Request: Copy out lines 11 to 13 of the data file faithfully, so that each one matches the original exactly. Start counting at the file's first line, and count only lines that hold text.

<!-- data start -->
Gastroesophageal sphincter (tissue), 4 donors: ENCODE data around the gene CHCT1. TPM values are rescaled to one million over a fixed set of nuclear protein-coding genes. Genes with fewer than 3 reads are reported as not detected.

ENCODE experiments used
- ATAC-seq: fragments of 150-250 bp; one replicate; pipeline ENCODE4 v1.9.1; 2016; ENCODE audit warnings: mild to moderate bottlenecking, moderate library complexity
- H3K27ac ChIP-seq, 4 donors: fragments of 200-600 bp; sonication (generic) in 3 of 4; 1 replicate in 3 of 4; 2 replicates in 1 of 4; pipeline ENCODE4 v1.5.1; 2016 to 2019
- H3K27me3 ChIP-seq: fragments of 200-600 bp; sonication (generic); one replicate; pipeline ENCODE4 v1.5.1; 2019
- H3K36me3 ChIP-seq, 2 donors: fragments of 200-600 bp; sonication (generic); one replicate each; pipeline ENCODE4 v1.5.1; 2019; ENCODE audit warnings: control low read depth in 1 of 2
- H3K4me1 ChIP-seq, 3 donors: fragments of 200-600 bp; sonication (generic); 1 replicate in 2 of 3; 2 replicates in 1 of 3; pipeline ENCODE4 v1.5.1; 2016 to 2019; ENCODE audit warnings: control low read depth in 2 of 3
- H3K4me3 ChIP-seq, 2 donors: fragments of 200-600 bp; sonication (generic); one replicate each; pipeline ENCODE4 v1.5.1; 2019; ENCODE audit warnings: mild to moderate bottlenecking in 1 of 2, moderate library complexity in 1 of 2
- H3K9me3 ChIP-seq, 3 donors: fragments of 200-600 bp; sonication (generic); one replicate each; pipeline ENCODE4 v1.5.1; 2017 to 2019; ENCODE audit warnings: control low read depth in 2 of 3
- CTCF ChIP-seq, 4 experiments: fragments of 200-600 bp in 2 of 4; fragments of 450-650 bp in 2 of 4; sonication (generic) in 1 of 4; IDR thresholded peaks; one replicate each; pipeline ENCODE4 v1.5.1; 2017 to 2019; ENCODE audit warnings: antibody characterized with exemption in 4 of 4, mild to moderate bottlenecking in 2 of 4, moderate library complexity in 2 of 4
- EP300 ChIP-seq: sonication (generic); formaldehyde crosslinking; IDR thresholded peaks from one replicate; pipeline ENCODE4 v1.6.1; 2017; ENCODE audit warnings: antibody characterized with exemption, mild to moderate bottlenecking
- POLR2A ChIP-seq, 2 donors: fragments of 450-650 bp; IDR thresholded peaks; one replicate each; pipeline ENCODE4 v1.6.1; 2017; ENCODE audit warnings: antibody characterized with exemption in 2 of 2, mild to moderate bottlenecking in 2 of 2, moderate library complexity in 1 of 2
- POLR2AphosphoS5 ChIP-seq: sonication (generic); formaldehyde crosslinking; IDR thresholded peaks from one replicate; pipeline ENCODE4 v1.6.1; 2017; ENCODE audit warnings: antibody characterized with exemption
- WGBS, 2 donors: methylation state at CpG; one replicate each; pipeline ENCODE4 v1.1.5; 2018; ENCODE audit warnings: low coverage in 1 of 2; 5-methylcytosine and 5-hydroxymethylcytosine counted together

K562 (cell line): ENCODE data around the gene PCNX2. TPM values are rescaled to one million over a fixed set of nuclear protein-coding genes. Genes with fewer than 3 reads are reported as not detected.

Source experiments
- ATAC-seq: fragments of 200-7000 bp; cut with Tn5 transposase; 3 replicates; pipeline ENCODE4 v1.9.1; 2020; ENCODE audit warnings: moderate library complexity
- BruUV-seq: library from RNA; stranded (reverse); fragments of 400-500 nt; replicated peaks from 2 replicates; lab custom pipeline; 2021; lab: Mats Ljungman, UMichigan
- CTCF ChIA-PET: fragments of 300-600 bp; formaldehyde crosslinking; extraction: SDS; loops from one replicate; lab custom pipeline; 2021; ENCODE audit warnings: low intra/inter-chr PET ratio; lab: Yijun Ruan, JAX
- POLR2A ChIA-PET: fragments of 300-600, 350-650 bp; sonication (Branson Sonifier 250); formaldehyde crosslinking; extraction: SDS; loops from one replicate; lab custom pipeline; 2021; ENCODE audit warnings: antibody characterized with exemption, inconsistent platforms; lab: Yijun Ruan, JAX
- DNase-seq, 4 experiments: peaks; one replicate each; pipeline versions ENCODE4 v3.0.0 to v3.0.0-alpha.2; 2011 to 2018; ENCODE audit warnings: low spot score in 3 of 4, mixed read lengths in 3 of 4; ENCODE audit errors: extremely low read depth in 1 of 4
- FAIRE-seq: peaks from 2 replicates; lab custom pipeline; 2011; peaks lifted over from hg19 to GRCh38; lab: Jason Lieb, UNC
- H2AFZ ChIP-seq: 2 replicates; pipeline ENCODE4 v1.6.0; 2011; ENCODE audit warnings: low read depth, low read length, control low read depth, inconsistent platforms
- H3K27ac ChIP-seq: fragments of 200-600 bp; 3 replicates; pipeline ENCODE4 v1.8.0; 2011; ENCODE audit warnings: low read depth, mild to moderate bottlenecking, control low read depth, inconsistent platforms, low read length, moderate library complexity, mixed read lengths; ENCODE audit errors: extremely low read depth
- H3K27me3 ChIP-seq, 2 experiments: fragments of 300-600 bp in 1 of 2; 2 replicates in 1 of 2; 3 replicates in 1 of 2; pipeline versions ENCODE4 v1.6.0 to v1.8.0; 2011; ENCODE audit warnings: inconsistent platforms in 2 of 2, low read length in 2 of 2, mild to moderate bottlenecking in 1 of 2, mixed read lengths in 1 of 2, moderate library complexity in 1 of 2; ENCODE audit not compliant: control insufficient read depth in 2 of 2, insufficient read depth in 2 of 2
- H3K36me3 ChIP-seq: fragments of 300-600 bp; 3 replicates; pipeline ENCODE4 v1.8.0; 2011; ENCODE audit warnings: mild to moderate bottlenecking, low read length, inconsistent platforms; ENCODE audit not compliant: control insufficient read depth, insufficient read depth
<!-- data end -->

- EP300 ChIP-seq: sonication (generic); formaldehyde crosslinking; IDR thresholded peaks from one replicate; pipeline ENCODE4 v1.6.1; 2017; ENCODE audit warnings: antibody characterized with exemption, mild to moderate bottlenecking
- POLR2A ChIP-seq, 2 donors: fragments of 450-650 bp; IDR thresholded peaks; one replicate each; pipeline ENCODE4 v1.6.1; 2017; ENCODE audit warnings: antibody characterized with exemption in 2 of 2, mild to moderate bottlenecking in 2 of 2, moderate library complexity in 1 of 2
- POLR2AphosphoS5 ChIP-seq: sonication (generic); formaldehyde crosslinking; IDR thresholded peaks from one replicate; pipeline ENCODE4 v1.6.1; 2017; ENCODE audit warnings: antibody characterized with exemption